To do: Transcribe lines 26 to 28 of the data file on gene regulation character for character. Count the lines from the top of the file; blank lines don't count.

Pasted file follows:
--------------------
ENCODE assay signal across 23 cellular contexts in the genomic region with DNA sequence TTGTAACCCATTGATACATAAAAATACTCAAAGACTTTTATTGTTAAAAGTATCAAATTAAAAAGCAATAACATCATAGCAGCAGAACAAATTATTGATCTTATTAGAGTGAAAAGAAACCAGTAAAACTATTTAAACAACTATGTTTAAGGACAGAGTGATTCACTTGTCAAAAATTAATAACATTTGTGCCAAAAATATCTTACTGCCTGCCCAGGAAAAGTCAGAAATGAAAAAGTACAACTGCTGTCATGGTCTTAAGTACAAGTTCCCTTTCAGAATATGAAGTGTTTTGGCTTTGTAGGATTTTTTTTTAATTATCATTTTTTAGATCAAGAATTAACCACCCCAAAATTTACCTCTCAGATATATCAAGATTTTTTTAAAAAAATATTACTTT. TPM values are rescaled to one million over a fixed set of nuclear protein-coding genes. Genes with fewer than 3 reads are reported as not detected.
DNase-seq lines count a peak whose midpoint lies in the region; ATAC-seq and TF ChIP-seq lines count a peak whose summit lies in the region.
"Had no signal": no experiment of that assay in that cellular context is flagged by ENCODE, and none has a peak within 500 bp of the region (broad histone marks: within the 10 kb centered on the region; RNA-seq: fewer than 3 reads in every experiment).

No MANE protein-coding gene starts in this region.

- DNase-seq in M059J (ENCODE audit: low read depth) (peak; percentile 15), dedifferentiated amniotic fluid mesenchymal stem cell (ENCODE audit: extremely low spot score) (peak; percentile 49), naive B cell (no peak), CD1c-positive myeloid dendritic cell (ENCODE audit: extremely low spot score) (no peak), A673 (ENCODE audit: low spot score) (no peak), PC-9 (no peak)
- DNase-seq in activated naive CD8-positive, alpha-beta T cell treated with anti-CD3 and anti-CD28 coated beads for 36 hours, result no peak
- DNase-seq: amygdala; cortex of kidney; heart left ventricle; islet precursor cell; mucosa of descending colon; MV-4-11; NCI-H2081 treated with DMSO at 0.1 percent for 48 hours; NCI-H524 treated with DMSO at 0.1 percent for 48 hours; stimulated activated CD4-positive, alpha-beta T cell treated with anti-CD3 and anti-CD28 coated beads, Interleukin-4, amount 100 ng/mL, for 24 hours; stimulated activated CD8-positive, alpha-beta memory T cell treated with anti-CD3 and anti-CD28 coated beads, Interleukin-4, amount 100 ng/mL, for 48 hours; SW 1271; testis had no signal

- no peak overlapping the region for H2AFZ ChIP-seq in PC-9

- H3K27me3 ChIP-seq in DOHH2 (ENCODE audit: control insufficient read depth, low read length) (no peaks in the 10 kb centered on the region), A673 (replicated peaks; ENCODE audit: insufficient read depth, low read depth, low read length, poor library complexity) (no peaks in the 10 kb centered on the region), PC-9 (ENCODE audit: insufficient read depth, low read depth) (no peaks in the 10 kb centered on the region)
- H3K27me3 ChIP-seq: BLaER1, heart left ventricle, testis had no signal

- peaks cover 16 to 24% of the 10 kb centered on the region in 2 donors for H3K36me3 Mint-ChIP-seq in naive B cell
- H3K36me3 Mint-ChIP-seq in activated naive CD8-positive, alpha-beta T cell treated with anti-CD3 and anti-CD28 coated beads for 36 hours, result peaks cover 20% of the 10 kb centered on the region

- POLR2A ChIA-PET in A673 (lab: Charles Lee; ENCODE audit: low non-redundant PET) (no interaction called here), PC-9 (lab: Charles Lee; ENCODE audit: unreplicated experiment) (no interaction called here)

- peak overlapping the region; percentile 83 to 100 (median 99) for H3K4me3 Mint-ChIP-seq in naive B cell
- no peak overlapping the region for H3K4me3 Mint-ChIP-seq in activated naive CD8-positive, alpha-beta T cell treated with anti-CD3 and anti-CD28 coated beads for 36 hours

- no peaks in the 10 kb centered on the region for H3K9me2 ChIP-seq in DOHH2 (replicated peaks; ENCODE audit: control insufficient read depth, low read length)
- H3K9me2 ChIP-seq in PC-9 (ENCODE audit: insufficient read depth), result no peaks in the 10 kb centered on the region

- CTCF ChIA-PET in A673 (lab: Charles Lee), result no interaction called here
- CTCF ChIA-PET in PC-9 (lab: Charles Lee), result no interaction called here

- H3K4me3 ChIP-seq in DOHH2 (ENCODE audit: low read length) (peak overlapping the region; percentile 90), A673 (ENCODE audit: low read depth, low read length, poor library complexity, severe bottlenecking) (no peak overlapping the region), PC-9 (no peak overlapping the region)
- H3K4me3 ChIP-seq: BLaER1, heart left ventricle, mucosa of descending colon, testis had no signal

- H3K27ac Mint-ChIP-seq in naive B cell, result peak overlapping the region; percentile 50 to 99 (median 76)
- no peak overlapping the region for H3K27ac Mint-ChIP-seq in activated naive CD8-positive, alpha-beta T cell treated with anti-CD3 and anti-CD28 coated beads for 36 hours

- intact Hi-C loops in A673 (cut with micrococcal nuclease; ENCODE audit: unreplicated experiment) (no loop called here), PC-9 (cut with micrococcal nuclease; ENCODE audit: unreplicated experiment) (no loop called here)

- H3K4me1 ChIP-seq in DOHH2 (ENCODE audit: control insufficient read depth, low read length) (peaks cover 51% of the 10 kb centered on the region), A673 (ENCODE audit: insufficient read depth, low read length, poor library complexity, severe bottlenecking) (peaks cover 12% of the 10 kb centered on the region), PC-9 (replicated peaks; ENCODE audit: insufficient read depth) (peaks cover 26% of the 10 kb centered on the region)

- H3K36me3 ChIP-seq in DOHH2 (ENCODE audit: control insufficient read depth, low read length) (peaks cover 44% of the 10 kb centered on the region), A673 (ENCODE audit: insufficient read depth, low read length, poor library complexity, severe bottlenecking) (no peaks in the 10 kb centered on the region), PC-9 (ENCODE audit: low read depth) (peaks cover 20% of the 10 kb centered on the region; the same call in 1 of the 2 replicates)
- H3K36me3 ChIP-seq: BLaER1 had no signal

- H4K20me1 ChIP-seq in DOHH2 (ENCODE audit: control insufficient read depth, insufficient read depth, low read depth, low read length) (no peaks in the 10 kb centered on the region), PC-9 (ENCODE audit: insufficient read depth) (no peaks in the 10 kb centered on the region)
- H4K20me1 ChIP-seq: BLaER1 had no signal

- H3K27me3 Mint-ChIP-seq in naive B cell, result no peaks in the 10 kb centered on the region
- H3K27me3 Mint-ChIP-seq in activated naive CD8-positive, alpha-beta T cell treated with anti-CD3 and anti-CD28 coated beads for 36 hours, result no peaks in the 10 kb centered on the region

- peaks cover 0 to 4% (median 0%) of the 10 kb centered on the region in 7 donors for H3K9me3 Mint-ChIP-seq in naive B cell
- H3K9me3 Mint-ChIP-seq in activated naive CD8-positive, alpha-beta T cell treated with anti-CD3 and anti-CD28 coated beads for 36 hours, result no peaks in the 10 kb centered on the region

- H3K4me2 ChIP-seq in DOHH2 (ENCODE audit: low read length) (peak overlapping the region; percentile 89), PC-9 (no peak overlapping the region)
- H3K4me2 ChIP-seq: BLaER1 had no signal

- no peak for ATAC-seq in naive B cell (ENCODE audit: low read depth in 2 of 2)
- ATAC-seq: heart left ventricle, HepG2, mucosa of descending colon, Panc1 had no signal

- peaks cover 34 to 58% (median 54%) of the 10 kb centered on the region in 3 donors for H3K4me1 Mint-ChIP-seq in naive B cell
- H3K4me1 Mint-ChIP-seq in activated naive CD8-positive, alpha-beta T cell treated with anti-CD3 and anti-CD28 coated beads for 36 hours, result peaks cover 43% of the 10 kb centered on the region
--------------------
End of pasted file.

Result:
- H3K36me3 ChIP-seq in DOHH2 (ENCODE audit: control insufficient read depth, low read length) (peaks cover 44% of the 10 kb centered on the region), A673 (ENCODE audit: insufficient read depth, low read length, poor library complexity, severe bottlenecking) (no peaks in the 10 kb centered on the region), PC-9 (ENCODE audit: low read depth) (peaks cover 20% of the 10 kb centered on the region; the same call in 1 of the 2 replicates)
- H3K36me3 ChIP-seq: BLaER1 had no signal

- H4K20me1 ChIP-seq in DOHH2 (ENCODE audit: control insufficient read depth, insufficient read depth, low read depth, low read length) (no peaks in the 10 kb centered on the region), PC-9 (ENCODE audit: insufficient read depth) (no peaks in the 10 kb centered on the region)